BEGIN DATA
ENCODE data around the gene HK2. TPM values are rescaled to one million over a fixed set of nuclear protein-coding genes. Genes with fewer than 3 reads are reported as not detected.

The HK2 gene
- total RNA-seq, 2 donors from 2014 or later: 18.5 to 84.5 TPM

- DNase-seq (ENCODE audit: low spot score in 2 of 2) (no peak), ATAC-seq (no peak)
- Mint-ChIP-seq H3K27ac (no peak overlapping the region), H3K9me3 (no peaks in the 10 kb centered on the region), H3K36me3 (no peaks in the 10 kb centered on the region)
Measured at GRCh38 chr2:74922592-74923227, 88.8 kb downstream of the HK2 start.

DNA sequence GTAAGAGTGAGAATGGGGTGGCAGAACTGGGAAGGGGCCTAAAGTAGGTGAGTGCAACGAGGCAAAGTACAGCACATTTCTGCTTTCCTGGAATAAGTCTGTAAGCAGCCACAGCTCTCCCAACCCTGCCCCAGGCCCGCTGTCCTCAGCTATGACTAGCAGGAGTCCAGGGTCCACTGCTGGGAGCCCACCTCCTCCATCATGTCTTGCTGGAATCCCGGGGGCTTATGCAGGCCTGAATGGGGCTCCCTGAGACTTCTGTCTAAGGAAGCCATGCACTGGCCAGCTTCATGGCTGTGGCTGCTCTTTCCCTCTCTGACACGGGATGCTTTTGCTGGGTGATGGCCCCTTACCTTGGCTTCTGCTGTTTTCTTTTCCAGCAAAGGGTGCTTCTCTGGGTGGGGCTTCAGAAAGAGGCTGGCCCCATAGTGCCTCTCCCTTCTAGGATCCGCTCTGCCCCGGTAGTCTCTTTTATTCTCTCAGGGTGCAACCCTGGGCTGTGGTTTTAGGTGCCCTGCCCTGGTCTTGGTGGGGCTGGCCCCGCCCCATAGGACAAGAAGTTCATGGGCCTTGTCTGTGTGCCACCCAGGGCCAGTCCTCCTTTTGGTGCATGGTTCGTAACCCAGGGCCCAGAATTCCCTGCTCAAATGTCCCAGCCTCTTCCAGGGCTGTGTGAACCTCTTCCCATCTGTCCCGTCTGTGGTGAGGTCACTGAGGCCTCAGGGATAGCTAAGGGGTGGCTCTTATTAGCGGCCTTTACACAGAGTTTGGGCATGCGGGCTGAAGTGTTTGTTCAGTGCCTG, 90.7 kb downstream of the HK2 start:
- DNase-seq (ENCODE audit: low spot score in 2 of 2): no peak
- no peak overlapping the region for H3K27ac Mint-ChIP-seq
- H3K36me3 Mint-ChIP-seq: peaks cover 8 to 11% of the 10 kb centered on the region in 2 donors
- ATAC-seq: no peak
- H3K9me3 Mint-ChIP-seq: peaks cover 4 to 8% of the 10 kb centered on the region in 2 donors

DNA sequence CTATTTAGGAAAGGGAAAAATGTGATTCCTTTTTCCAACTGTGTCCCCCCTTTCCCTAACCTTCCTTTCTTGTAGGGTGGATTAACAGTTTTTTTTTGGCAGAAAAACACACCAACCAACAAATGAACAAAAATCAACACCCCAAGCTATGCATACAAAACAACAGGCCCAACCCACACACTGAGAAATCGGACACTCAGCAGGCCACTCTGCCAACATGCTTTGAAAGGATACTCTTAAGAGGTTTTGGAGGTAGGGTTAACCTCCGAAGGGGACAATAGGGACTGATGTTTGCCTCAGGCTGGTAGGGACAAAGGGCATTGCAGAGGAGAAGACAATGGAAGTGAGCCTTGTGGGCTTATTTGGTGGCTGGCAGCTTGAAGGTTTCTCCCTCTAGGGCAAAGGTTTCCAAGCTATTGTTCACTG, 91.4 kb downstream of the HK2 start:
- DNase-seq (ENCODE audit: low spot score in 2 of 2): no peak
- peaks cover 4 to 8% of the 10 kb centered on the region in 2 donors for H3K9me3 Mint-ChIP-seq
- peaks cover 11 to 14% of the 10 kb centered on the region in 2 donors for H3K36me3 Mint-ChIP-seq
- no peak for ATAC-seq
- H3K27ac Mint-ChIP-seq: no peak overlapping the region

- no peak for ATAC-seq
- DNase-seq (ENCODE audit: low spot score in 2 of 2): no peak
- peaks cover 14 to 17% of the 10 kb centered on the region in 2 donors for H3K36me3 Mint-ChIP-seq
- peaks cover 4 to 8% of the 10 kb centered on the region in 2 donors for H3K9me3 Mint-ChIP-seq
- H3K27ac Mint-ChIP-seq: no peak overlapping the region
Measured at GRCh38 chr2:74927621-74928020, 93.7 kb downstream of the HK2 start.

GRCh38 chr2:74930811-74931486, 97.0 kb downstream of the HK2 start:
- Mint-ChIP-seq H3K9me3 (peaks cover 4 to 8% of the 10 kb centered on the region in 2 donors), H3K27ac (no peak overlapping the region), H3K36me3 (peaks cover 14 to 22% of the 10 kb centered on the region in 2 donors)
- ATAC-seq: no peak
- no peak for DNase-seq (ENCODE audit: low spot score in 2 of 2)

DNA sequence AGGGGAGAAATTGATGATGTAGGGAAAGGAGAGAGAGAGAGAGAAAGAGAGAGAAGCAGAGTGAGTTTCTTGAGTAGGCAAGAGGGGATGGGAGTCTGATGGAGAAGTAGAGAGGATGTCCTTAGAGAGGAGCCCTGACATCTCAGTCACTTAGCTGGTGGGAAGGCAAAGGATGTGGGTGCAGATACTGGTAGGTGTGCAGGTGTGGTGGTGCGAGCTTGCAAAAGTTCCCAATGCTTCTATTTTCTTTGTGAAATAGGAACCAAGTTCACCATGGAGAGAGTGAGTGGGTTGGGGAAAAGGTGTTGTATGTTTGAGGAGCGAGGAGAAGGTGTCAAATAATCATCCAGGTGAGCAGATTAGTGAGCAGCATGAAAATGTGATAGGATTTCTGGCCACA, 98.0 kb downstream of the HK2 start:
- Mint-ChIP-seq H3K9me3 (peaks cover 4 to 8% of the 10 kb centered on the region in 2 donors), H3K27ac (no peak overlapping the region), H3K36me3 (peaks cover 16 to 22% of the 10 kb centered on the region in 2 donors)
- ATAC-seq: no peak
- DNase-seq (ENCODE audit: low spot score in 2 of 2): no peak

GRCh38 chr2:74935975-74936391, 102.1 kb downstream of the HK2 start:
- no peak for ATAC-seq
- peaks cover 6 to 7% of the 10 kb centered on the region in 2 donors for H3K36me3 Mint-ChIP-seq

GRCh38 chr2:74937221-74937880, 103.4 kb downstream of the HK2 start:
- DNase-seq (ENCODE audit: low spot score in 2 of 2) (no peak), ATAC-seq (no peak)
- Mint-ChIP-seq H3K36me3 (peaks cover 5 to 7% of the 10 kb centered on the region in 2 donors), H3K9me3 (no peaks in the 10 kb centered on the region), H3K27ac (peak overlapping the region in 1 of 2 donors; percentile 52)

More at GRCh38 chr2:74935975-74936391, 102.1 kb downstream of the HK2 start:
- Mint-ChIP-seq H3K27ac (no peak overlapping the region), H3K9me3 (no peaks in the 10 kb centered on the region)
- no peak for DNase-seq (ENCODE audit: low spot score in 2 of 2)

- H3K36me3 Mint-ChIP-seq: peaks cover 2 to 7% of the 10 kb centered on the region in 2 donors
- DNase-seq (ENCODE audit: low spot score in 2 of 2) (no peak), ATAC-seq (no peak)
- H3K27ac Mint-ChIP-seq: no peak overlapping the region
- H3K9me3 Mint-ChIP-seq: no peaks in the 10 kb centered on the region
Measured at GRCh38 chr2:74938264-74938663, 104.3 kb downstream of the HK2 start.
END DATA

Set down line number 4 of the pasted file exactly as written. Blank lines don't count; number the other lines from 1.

- DNase-seq (ENCODE audit: low spot score in 2 of 2) (no peak), ATAC-seq (no peak)